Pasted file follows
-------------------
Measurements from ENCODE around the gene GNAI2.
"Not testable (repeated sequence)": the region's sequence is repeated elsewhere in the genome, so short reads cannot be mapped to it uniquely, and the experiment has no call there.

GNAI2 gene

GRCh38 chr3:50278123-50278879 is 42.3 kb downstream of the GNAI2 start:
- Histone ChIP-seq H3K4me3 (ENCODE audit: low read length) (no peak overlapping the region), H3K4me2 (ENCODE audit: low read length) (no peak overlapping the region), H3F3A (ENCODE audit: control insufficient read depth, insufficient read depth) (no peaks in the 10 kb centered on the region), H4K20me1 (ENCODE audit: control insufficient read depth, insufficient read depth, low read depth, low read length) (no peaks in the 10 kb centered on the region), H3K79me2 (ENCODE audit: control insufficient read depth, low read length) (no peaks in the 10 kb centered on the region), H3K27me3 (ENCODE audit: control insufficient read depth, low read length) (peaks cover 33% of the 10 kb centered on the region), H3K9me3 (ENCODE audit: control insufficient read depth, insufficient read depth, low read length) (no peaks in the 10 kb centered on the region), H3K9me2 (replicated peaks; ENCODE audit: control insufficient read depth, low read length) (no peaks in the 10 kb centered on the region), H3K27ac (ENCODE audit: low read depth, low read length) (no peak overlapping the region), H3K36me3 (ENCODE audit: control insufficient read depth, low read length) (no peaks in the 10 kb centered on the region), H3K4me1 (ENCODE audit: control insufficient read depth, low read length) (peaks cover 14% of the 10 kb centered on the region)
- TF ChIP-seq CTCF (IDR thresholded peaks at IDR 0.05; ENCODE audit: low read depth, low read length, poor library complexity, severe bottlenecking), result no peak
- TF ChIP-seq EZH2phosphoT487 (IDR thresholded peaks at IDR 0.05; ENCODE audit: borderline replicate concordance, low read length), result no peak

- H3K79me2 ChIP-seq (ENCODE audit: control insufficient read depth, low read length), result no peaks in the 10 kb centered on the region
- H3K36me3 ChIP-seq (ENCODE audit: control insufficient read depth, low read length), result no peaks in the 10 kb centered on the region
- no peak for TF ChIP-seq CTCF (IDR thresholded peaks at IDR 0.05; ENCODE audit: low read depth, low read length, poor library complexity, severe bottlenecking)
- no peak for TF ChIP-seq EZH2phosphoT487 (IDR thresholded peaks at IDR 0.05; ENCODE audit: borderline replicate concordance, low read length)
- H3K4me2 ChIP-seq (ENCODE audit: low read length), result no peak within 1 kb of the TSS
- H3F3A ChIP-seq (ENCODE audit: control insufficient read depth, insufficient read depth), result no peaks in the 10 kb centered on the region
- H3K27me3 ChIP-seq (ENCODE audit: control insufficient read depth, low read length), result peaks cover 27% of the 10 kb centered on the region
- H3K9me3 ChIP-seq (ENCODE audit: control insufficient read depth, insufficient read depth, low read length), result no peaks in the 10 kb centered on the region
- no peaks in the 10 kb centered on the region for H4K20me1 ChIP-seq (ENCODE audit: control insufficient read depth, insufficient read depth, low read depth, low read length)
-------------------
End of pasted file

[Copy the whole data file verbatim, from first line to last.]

Measurements from ENCODE around the gene GNAI2.
"Not testable (repeated sequence)": the region's sequence is repeated elsewhere in the genome, so short reads cannot be mapped to it uniquely, and the experiment has no call there.

GNAI2 gene

GRCh38 chr3:50278123-50278879 is 42.3 kb downstream of the GNAI2 start:
- Histone ChIP-seq H3K4me3 (ENCODE audit: low read length) (no peak overlapping the region), H3K4me2 (ENCODE audit: low read length) (no peak overlapping the region), H3F3A (ENCODE audit: control insufficient read depth, insufficient read depth) (no peaks in the 10 kb centered on the region), H4K20me1 (ENCODE audit: control insufficient read depth, insufficient read depth, low read depth, low read length) (no peaks in the 10 kb centered on the region), H3K79me2 (ENCODE audit: control insufficient read depth, low read length) (no peaks in the 10 kb centered on the region), H3K27me3 (ENCODE audit: control insufficient read depth, low read length) (peaks cover 33% of the 10 kb centered on the region), H3K9me3 (ENCODE audit: control insufficient read depth, insufficient read depth, low read length) (no peaks in the 10 kb centered on the region), H3K9me2 (replicated peaks; ENCODE audit: control insufficient read depth, low read length) (no peaks in the 10 kb centered on the region), H3K27ac (ENCODE audit: low read depth, low read length) (no peak overlapping the region), H3K36me3 (ENCODE audit: control insufficient read depth, low read length) (no peaks in the 10 kb centered on the region), H3K4me1 (ENCODE audit: control insufficient read depth, low read length) (peaks cover 14% of the 10 kb centered on the region)
- TF ChIP-seq CTCF (IDR thresholded peaks at IDR 0.05; ENCODE audit: low read depth, low read length, poor library complexity, severe bottlenecking), result no peak
- TF ChIP-seq EZH2phosphoT487 (IDR thresholded peaks at IDR 0.05; ENCODE audit: borderline replicate concordance, low read length), result no peak

- H3K79me2 ChIP-seq (ENCODE audit: control insufficient read depth, low read length), result no peaks in the 10 kb centered on the region
- H3K36me3 ChIP-seq (ENCODE audit: control insufficient read depth, low read length), result no peaks in the 10 kb centered on the region
- no peak for TF ChIP-seq CTCF (IDR thresholded peaks at IDR 0.05; ENCODE audit: low read depth, low read length, poor library complexity, severe bottlenecking)
- no peak for TF ChIP-seq EZH2phosphoT487 (IDR thresholded peaks at IDR 0.05; ENCODE audit: borderline replicate concordance, low read length)
- H3K4me2 ChIP-seq (ENCODE audit: low read length), result no peak within 1 kb of the TSS
- H3F3A ChIP-seq (ENCODE audit: control insufficient read depth, insufficient read depth), result no peaks in the 10 kb centered on the region
- H3K27me3 ChIP-seq (ENCODE audit: control insufficient read depth, low read length), result peaks cover 27% of the 10 kb centered on the region
- H3K9me3 ChIP-seq (ENCODE audit: control insufficient read depth, insufficient read depth, low read length), result no peaks in the 10 kb centered on the region
- no peaks in the 10 kb centered on the region for H4K20me1 ChIP-seq (ENCODE audit: control insufficient read depth, insufficient read depth, low read depth, low read length)